Do you want to assess your proficiency in the English language? Here are the different English language proficiency levels and their comprehensive descriptions.
If you are an EFL or ESL student, you surely want to determine your English proficiency level. However, you can’t just grade yourself based on what your friends tell you based on what you know. There are specific standards that English experts and organizations established a long time ago. Knowing exactly where you are in your English learning journey can help you establish a clear plan on how you will learn the language and what you need to do to achieve your goals.
Read on and find out if you are at the beginner’s level or already at the peak of your language learning journey.
English Language Proficiency Levels: Are You a Beginner, or Are You a Master?
When someone asks you about your skills in using the English language, can you answer with confidence? Can you say you are fluent? Or, do you ever wonder what “fluent” means? In this post, we will discuss the known English language levels used to test the skills of ESL and EFL learners.
A1 Level (Beginner)
At the A1 level of English language proficiency, learners have minimal knowledge of the language and can only manage basic everyday situations using commonly-used vocabulary and expressions. It means you can still go to foreign places where English is widely used, such as Australia, the United States, and the UK. Indeed, you would need to depend on language translation apps or Google most of the time. However, you can speak English slowly and pause many times while you are searching for the right word. It’s pretty tricky to hold a long conversation with native English speakers; however, you can still get by using common sense.
A2 Level (Pre-Intermediate)
The A2 level is also known as the “elementary” level. ESL and EFL learners at this level can hold small talks and express their opinions. However, it is usually done in the most basic manner and on topics that are usual or ordinary. At this level, you are likely practicing your past and future tenses. You can also speak to a fluent or native English speaker but not for a long time, primarily short phrases and sentences.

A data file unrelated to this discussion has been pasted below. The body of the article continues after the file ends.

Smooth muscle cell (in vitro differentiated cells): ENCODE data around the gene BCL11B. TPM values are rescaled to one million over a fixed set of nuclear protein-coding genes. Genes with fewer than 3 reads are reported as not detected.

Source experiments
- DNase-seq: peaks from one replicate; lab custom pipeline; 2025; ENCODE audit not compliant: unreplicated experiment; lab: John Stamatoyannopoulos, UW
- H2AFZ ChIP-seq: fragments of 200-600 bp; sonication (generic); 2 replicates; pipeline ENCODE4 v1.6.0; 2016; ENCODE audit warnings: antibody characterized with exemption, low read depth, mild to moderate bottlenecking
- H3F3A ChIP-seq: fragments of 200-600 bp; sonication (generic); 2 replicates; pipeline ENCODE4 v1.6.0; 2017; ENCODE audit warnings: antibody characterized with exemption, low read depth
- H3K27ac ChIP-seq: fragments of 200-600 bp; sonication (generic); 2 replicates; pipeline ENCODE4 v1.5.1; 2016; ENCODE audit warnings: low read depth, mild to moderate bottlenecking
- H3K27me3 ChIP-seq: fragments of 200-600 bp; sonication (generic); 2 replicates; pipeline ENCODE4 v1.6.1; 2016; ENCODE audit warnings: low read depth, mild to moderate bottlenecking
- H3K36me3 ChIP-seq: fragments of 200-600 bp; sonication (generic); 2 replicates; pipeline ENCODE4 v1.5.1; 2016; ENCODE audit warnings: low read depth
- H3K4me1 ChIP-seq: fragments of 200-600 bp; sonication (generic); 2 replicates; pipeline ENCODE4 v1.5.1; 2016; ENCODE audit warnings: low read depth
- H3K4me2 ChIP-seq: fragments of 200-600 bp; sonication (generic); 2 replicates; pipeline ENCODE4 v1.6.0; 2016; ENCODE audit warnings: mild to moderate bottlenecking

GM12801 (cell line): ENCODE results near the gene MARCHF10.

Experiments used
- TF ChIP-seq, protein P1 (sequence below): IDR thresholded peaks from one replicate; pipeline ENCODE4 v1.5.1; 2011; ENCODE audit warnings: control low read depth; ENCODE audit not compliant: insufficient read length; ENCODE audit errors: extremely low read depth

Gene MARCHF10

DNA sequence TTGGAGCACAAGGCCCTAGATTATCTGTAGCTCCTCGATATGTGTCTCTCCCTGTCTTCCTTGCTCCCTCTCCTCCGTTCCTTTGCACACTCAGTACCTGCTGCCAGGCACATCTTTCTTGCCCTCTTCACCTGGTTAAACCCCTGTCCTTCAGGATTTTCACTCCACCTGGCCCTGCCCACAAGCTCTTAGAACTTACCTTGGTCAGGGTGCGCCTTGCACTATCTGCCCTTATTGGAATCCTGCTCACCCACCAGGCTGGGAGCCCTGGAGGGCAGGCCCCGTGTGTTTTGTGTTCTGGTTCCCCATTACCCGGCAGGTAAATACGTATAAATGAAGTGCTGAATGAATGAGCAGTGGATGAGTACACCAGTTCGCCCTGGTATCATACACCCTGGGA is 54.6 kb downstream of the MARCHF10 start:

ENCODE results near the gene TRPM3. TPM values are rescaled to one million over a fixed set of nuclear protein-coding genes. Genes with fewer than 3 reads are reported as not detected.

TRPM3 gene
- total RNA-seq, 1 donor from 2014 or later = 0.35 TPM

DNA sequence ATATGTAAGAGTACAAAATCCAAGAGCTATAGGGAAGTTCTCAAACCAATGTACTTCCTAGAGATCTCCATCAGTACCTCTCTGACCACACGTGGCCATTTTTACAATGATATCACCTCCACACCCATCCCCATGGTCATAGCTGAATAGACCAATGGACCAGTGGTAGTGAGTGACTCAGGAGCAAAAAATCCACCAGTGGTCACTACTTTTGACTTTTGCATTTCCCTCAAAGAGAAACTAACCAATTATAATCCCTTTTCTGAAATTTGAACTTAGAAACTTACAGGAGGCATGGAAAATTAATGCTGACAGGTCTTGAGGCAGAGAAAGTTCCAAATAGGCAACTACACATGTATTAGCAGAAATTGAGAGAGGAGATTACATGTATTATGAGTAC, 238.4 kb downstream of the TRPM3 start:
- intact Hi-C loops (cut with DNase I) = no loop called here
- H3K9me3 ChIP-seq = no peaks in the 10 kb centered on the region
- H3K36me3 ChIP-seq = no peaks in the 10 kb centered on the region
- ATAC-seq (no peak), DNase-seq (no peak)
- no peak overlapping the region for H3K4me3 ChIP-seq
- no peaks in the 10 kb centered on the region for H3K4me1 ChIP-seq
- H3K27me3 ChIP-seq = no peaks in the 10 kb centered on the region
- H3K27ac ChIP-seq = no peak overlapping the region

Furthermore, if you are on an A2 level, you have a working vocabulary that consists of 1500 words on average. Plus, you have a robust understanding of basic grammar. If you are about to take the Cambridge examination for the A2 level, you would need around 200 hours of English lessons to pass the test.
B1 Level (Intermediate)
Though consecutive in the English language proficiency level standard, there is a considerable gap between A2 and B1. When you’re a B2 learner, it means that you have already mustered enough courage to go into a foreign place without fearing language barriers. You can confidently discuss common everyday topics in English. Perhaps, you might be talking a little slow compared to native speakers. You will also encounter some difficulties, but not as often as those in the A1 and A2 levels. A B1 learner has a working vocabulary consisting of around 2500 words on average and can recall the majority of them without difficulty. According to experts, to pass the Cambridge examination for this level, you would need around 400 hours of English lessons.
B2 Level (Upper-Intermediate)